[fpc-devel] Generics Basics

Marc Weustink marc at dommelstein.net
Wed Nov 9 00:11:55 CET 2005

L505 wrote:
>>The Very Big Advantage (Tm), is that you get syntax checking, while still
>>using a type diversely. That's impossible to do (at compile-time) without
>>Probably the best example of this is something like TList:
>>Without generics:
>>TOrange = class ... end;
>>TApple  = class ... end;
>>  T: TList;
>>  T := TList.Create();
>>  T.Add(TApple.Create());
>>  T.Add(TOrange.Create());
>>  // Whoops, what was that? Now our program might crash.
>>Of course, we could create a specialized TAppleList that only accepts Apples,
>>but that's boring and hard work. A much cleaner way is generics:
>>  T: TList<TApple>;
>>  T := TList<TApple>.Create();
>>  T.Add(TApple.Create());
>>  T.Add(TOrange.Create());
>>  // This wont compile! The problem is prevented at compile-time!
>>I hope that answers your question as to why it's a good idea :-)
>>Christian Iversen
> Sort of, but I don't see why people use TApple and TOrange examples all the time ;-) I mean
> when was the last time you actually programmed a software application that was organizing
> Apples and Oranges? I use things like strings, databases, integers, FTP, CGI, stringlists,
> etc. Sure apples and oranges can represent a sort of metaphor for ANYTHING, but I'd prefer
> just to cut straight to the real world example instead.

I assume that when ever you wrote some piece of software you needed a 
list of something, say a list of integers and a list of objects.
(at least I need them a lot)

you can solve this in various ways.

1) -------------------
you can use an instance of TList and use a lot of casting. I guess you 
understand this is pretty unsafe. It requires a lot of dicipline from 
you as programmer (and from your co coders)

example 1a (objects in a list):

list := TList.Create;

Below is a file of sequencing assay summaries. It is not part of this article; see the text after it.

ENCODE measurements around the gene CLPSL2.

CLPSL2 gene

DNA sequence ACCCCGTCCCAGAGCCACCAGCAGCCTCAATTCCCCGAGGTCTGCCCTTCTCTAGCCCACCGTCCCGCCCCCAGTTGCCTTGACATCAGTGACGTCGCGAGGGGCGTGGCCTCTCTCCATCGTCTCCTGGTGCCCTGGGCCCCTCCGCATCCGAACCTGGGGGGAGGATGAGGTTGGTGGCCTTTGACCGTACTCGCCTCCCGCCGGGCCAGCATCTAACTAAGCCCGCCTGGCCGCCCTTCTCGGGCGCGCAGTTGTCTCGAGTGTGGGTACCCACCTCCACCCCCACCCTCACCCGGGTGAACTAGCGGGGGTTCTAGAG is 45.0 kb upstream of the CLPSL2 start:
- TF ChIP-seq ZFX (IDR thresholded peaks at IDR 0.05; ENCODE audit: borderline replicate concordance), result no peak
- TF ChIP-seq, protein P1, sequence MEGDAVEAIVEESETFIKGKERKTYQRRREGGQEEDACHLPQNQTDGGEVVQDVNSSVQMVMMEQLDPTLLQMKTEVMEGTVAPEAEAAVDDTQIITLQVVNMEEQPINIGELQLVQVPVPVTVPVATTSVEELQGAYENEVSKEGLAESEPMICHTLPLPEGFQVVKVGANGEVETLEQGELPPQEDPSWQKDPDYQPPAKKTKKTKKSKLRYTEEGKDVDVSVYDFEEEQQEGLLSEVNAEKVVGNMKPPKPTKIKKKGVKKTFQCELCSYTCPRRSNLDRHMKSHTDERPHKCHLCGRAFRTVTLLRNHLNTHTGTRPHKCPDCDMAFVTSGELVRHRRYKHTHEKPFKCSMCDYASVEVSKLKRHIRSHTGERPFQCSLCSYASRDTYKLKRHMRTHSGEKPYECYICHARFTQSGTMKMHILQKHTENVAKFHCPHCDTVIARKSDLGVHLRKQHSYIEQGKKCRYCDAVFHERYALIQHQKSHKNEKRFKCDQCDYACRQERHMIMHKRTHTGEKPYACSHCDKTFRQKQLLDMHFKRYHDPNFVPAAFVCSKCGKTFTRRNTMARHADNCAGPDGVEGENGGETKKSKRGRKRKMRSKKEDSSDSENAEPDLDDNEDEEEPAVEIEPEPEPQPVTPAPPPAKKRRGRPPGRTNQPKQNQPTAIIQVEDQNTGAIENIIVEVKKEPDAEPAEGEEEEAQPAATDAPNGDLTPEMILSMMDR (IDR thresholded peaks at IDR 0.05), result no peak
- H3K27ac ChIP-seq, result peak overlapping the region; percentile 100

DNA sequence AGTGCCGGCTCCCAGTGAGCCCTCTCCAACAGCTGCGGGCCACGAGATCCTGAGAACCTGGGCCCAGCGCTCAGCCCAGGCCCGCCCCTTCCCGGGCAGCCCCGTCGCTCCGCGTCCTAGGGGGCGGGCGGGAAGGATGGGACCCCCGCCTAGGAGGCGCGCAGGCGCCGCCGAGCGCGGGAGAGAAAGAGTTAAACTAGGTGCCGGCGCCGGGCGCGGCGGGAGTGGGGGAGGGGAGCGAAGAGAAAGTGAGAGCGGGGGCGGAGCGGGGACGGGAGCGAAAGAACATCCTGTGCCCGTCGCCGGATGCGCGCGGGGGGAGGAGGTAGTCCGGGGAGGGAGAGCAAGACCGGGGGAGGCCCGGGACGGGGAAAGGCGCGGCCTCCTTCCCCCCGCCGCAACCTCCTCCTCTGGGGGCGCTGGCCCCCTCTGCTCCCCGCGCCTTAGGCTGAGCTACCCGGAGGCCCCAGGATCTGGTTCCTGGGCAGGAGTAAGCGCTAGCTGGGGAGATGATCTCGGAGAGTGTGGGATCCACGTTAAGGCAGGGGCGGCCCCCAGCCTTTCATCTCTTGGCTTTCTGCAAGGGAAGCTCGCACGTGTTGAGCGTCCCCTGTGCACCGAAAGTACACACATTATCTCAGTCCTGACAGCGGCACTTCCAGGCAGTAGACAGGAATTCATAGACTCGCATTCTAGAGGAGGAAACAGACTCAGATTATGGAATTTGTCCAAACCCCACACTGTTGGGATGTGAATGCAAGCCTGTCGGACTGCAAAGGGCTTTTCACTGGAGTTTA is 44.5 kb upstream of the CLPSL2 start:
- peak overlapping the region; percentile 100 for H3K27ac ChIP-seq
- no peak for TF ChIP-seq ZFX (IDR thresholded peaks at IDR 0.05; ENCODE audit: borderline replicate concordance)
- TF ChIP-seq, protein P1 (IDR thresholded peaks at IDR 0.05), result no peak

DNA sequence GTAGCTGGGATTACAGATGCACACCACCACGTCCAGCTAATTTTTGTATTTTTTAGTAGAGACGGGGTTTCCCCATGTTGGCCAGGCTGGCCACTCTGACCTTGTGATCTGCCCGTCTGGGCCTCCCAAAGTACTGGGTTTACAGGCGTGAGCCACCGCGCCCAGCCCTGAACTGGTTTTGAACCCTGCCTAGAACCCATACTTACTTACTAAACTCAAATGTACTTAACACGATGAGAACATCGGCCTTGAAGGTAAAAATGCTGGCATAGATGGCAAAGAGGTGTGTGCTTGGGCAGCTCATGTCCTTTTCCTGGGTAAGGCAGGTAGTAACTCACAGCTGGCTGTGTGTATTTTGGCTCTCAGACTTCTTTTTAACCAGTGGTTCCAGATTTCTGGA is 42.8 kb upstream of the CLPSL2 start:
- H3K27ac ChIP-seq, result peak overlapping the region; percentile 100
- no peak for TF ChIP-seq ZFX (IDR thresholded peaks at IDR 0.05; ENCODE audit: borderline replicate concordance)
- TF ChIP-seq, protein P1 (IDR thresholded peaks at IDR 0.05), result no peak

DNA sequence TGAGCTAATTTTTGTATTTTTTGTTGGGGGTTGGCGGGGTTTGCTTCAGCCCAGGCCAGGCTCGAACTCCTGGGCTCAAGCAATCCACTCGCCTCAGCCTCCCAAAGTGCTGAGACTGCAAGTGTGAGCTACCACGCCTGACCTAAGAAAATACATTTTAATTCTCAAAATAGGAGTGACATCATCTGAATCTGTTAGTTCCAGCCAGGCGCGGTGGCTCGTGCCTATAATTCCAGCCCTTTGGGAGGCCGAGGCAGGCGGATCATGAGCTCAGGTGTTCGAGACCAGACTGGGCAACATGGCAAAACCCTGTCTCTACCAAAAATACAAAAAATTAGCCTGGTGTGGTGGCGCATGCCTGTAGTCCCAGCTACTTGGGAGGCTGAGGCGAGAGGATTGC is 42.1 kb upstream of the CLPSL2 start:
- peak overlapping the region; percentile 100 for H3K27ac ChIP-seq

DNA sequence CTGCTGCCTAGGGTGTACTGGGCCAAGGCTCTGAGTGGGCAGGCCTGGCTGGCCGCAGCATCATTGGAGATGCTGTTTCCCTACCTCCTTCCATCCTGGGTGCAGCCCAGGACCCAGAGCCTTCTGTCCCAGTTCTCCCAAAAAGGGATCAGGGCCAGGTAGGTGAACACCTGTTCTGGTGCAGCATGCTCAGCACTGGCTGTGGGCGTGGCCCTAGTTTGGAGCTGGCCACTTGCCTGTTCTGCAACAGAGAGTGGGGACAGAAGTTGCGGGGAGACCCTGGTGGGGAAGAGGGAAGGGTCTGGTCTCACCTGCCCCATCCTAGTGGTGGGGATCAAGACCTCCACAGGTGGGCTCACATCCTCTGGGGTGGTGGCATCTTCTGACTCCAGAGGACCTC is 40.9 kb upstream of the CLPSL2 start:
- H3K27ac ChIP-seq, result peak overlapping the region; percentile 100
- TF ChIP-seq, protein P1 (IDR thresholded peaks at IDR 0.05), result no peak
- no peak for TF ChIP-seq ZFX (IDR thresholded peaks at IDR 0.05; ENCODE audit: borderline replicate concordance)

obj := TMyObject.Create;
obj := TMyObject.Create;

if you need an object form yuor list, you need
obj := TObject(List[1]); //unsafe cast.

example 1b (integers in a list):

list := TList.Create;
list.add(Pointer(someint));    //typecast needed to add

if you need an integer form yuor list, you need
yourint := Integer(List[1]); //unsafe cast.

2) -------------------
To make things safer, you can create dedicated classes for them with 
TList as base class. Since you need specific tipes, you need to override 
all methods where TList uses a pointer.
This means write a wrapper for Add, Insert, IndexOf, Get, Set, etc. This 
means a lot of coding

TMyIntList.Add(value: Integer)
   inherited Add (Pointer(Value));


3) -------------------

Use generics.
Now you code your TList<T> once like (I assume some syntax here)

   TList<_T> is class(TObject)
     procedure Add(item: _T);

Now, when you need a list of intgers, you can declare it as

   TMyIntList = TList<integer>;

list := TMyIntList.Create;

or even when you need a list of TSomeObject:

   TMySomeObjectList = TList<TSomeObject>;

list := TMySomeObjectList.Create;
obj := TSomeObject.Create;

You understand now ? I only defined/coded one generic list class, and I 
can use it to store all kinds of types in a typesafe manner.
The advantage is that I can reuse the (in this case) list code, so I 
only have to solve problems in one place, it reduces time, since I don't 
have to copy/paste/find/replace existing classes etc.

> I guess the real world examples are hard to display unless you have actually used generics
> in a software program, and you are willing to offer code snippets from the program.

I cannot give you a real world generic example, since it doesn't exist 
yet for delphi. And thats where I write programs with. And yes, I've 
coded several similar list with all different types.


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